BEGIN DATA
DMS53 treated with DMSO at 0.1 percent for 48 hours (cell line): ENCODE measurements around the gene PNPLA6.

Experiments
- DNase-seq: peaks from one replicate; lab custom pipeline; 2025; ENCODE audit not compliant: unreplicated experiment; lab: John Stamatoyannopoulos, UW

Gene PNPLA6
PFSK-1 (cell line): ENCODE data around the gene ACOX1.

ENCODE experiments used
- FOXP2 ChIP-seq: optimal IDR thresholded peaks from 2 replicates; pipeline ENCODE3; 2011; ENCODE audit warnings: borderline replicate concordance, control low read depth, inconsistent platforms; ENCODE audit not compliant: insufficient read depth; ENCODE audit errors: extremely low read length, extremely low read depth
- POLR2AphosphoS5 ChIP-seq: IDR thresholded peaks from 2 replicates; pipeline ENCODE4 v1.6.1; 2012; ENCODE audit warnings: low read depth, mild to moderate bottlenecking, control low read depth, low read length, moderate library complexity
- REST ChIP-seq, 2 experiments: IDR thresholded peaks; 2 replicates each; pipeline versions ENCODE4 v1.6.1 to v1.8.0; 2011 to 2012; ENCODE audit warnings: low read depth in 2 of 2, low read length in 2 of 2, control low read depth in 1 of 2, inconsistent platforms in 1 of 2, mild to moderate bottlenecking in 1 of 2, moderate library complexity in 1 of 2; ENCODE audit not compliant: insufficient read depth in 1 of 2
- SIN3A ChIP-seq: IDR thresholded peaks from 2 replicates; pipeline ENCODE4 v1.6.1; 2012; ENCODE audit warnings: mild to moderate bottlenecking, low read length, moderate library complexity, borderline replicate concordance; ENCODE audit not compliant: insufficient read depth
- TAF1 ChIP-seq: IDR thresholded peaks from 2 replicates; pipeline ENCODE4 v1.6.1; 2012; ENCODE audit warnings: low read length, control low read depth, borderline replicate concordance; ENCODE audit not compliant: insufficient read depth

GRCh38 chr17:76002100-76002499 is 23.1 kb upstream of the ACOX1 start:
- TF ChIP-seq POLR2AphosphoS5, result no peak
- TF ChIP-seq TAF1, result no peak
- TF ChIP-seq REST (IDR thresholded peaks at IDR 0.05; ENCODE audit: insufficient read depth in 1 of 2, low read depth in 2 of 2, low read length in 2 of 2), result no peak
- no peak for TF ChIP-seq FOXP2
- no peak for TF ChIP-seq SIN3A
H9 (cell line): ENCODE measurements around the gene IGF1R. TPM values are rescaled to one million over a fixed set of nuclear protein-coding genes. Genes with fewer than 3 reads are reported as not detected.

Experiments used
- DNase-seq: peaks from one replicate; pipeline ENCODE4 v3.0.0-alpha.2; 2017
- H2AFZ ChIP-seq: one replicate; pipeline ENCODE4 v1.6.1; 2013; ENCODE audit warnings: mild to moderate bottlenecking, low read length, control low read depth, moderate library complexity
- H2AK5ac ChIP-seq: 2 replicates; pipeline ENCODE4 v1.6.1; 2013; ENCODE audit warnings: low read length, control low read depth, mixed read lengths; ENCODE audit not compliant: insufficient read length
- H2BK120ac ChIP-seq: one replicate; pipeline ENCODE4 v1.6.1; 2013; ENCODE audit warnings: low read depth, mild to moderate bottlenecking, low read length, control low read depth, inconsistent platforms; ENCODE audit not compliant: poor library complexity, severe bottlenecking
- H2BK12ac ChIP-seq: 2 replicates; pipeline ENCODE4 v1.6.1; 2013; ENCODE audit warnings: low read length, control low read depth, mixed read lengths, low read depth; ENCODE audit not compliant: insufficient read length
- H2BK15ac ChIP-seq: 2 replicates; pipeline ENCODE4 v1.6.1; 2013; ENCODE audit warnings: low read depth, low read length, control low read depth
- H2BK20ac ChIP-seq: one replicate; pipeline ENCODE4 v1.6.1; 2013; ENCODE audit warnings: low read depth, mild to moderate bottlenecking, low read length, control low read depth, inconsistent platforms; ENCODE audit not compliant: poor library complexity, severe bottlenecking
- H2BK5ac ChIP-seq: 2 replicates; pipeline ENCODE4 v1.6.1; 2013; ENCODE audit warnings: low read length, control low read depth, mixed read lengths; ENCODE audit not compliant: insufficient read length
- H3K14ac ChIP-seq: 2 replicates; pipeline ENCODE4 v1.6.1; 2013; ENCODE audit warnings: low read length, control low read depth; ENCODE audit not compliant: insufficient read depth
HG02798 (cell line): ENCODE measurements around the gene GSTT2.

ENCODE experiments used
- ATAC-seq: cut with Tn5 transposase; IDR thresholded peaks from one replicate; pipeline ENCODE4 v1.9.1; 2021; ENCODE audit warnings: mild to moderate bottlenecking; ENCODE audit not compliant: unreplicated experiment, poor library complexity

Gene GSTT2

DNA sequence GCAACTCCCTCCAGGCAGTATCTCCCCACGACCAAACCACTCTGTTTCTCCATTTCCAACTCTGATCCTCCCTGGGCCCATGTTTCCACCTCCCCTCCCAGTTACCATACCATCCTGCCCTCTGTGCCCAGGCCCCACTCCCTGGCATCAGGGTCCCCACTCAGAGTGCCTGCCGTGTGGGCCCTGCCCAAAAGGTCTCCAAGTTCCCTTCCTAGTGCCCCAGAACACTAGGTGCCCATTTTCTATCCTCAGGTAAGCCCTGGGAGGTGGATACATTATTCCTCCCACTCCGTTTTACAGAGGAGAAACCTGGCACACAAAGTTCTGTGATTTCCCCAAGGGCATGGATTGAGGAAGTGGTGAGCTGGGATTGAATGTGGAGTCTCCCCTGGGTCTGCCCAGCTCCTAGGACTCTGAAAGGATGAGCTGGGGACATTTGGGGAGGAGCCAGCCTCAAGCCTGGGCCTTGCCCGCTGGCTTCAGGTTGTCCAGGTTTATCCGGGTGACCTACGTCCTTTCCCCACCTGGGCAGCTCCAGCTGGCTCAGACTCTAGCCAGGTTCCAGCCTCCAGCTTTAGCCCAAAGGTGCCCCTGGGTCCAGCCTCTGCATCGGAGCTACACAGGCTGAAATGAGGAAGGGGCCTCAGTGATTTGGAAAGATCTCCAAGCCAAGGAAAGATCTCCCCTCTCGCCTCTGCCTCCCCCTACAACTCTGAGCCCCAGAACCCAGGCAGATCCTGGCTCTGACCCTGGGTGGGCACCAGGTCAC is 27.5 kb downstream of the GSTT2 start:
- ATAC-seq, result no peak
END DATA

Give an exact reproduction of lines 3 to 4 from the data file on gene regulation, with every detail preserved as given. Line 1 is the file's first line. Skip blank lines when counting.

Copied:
- DNase-seq: peaks from one replicate; lab custom pipeline; 2025; ENCODE audit not compliant: unreplicated experiment; lab: John Stamatoyannopoulos, UW

Gene PNPLA6